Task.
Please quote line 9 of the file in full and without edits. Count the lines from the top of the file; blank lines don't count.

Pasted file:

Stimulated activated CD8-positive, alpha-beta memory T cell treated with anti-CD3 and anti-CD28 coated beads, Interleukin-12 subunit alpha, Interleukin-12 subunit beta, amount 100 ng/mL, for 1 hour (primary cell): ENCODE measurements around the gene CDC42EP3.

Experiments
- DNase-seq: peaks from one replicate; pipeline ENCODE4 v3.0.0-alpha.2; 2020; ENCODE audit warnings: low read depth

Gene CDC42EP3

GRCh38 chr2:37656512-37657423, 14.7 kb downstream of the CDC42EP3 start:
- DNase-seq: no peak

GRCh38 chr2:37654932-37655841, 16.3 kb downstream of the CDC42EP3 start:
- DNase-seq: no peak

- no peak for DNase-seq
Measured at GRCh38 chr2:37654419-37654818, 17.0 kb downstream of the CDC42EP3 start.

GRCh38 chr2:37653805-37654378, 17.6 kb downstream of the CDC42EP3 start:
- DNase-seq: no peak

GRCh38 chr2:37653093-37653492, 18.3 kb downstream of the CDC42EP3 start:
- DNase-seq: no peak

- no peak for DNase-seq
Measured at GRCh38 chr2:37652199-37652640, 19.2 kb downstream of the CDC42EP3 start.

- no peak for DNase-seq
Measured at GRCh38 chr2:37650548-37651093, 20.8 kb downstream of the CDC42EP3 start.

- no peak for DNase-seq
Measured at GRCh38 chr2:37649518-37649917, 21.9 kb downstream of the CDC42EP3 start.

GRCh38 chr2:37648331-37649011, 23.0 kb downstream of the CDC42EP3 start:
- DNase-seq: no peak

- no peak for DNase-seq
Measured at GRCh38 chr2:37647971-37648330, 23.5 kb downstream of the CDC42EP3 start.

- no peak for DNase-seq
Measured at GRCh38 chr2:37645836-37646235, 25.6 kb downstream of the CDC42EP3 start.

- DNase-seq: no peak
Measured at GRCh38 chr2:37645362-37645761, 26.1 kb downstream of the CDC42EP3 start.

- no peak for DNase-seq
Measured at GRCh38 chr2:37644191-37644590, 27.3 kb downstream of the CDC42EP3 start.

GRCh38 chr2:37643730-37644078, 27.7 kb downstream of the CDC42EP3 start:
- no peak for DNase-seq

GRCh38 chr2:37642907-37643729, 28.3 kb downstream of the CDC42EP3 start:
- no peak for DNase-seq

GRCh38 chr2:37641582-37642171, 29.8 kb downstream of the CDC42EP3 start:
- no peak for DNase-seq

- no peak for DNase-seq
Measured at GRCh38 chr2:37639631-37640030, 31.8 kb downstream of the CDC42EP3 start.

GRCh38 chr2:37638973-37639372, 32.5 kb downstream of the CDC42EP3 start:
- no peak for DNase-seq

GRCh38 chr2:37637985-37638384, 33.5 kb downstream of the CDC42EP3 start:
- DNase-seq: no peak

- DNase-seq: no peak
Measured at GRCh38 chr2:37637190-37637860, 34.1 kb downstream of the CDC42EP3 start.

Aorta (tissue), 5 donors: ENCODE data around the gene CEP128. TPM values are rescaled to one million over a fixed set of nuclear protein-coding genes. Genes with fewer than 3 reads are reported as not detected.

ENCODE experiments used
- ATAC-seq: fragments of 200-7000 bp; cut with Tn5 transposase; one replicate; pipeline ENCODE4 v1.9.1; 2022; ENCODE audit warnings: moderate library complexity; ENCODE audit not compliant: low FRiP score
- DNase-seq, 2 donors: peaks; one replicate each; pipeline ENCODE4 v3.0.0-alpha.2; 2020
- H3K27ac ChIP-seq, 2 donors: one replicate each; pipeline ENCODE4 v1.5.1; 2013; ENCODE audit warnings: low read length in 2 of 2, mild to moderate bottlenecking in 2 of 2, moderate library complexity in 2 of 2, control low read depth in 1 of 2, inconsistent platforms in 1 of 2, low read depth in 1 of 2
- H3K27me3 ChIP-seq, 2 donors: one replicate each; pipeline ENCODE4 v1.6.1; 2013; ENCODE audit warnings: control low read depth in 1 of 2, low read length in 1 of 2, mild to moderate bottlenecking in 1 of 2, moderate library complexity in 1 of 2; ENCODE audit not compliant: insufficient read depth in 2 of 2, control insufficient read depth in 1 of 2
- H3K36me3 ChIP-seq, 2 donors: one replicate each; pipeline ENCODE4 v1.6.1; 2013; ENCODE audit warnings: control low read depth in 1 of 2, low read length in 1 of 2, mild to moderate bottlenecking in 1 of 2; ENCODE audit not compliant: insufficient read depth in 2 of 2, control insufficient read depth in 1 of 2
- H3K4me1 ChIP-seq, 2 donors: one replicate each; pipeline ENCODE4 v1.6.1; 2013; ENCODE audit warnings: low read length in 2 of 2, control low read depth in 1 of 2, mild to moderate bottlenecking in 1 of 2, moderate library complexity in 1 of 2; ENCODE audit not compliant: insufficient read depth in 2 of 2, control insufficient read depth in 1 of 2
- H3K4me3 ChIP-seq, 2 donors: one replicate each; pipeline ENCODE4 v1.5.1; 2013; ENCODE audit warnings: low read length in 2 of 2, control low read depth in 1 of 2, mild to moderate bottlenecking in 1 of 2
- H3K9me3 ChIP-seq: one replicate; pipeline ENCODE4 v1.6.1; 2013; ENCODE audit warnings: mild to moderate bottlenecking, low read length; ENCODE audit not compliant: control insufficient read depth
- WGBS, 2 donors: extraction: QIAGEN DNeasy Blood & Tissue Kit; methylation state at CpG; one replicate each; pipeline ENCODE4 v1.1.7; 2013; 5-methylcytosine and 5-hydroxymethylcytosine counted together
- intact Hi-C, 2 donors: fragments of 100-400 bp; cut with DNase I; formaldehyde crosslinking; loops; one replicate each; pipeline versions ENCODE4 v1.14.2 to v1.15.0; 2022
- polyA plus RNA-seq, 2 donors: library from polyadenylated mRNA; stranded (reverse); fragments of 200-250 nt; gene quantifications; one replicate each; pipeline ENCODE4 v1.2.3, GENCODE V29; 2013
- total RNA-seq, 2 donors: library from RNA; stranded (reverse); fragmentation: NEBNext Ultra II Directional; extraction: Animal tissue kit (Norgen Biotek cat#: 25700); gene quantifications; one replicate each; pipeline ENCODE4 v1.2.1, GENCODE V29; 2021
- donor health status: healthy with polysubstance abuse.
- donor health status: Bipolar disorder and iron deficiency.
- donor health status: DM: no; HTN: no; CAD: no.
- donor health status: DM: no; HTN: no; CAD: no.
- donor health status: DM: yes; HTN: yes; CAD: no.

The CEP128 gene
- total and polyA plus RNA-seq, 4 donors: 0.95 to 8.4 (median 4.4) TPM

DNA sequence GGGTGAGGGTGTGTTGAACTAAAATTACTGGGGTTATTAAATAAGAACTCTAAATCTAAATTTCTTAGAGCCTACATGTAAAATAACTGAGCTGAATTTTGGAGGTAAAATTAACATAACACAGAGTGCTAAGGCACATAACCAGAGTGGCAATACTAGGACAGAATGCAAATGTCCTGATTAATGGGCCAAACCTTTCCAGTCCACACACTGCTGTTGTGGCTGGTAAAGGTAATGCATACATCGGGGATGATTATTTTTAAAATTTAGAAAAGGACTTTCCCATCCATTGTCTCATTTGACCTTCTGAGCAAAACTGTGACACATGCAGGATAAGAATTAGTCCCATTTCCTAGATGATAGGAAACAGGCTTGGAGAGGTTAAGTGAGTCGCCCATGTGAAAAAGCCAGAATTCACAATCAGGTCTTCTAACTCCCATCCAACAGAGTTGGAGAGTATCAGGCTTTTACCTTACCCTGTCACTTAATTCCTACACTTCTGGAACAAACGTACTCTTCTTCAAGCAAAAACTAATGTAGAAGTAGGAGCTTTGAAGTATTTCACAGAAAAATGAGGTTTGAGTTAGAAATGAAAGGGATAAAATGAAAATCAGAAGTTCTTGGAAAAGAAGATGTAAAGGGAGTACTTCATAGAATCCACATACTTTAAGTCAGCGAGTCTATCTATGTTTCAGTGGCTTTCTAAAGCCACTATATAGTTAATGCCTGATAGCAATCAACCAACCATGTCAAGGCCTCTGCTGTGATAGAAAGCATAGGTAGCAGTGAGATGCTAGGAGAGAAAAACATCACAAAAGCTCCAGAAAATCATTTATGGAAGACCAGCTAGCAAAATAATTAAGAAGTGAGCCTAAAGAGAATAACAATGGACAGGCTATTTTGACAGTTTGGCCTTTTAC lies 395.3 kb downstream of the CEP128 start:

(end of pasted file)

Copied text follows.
- no peak for DNase-seq